The Gyromitra esculenta commonly known as the "Beefsteak Morel" Fruiting usually takes place early in the season before and/or during the blacks. This mushroom has a wavy brainy like cap and is fleshy and brittle. Unlike the true morel which consists of a pitted cap more like a sponge. The beefsteak colors range from a reddish brown cap to a dark purple color and the stem is a creamy off white or yellowish color. When cut open they are fleshy inside and contain air pockets. These are not fully hollow like the true morel. These mushrooms contain toxins and are considered poisonous. Some people choose to eat these and have no ill effects after eating them but to some they tend to make very ill side effects such as vomiting, diareha, stomach cramps and dizziness. There have been reported fatalities from consuming these mushrooms.
Verpa bohemica (False Morel)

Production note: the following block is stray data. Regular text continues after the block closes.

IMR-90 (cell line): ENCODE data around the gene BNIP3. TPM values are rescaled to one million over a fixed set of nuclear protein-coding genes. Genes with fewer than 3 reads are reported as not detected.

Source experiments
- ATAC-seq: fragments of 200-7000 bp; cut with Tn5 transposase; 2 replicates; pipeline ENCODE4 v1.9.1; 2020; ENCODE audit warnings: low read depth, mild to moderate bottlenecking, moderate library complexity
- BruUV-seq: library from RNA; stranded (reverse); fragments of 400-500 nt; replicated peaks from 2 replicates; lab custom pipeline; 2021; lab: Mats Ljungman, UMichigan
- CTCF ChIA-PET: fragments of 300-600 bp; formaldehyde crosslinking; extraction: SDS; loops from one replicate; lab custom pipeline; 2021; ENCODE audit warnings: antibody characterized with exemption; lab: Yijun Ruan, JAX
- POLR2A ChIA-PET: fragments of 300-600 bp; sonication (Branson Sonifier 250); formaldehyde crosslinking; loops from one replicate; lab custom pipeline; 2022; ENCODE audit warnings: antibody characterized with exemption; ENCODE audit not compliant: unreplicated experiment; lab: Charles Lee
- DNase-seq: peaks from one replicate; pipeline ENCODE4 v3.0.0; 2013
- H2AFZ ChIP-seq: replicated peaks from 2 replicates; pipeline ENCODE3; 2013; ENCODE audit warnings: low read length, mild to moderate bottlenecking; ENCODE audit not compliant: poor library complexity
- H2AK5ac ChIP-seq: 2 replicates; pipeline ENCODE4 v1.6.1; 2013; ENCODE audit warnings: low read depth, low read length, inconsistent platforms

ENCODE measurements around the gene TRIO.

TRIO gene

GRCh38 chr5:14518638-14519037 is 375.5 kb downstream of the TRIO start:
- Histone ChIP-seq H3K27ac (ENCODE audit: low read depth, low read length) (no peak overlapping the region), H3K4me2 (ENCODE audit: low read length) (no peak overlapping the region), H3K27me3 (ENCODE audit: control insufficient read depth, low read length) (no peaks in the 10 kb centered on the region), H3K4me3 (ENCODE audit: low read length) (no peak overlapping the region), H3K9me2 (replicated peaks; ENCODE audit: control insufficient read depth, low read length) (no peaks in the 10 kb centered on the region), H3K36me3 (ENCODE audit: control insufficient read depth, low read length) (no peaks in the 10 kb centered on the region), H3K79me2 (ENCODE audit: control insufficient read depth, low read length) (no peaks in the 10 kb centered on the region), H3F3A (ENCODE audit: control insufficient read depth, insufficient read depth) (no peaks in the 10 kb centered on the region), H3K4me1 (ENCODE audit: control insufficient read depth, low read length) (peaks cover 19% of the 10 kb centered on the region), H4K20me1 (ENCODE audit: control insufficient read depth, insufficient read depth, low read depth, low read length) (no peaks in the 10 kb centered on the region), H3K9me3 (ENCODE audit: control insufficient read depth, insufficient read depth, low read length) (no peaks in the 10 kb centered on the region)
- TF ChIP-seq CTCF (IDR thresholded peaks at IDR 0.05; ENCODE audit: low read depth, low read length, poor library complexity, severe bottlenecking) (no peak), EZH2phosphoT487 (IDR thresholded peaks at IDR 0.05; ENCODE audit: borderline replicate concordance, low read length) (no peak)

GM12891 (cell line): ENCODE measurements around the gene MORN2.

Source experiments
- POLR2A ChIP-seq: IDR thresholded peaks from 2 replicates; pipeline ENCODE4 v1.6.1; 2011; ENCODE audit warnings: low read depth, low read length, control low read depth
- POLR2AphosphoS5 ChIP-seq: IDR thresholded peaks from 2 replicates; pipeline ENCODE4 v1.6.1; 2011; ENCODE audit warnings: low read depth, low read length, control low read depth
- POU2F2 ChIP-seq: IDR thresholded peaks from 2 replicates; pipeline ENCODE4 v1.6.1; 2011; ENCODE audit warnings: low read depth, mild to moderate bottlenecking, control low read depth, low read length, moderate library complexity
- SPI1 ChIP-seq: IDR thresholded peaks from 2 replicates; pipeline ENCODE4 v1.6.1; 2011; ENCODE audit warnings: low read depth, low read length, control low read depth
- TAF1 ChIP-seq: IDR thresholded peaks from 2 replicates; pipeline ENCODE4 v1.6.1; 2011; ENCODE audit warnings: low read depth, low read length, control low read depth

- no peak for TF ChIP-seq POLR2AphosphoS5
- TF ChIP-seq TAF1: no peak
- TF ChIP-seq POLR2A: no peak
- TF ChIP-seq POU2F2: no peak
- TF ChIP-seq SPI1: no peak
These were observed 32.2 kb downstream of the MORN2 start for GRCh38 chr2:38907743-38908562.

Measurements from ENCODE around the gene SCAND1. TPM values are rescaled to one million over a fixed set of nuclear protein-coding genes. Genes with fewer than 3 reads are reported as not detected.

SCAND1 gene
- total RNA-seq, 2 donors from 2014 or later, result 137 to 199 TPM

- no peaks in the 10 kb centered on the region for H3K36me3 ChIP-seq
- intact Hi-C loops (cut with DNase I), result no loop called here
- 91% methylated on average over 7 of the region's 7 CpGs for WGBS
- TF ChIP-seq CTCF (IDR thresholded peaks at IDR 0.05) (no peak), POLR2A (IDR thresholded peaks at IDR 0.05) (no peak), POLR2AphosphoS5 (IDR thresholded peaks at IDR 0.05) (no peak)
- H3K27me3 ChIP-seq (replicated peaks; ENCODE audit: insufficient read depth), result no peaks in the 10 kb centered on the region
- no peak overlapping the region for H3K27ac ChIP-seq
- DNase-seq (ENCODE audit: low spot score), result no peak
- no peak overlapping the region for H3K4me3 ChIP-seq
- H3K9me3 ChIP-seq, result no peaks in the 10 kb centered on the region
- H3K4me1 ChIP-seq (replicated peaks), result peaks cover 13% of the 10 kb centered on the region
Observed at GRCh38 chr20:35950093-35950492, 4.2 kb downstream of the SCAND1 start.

The Verpa bohemica is probably the most mistaken mushroom and the probably the most difficult to distinguish from the true morel Morchella Semilibera (the Hal-free morel) but if you know what to look for is pretty obvious. The verpa is considered an early morel but will continue fruiting throughout the morel season. The verpa's cap is barely attached to the stem and bears a skirt-like appearance whereas the half-free cap is attached somewhere in the middle. Another obvious sign is that the verpa when cut open lengthwise the stem contains cottony like wisps of fibers. The half free is hollow. Also the cap of the verpa has more of a wrinkled appearance whereas the half-free is more like pitted. The verpa is considered poisonous and should not be eaten; there are many reports of ill effects and poisoning as well as allergic reactions to consuming these mushrooms.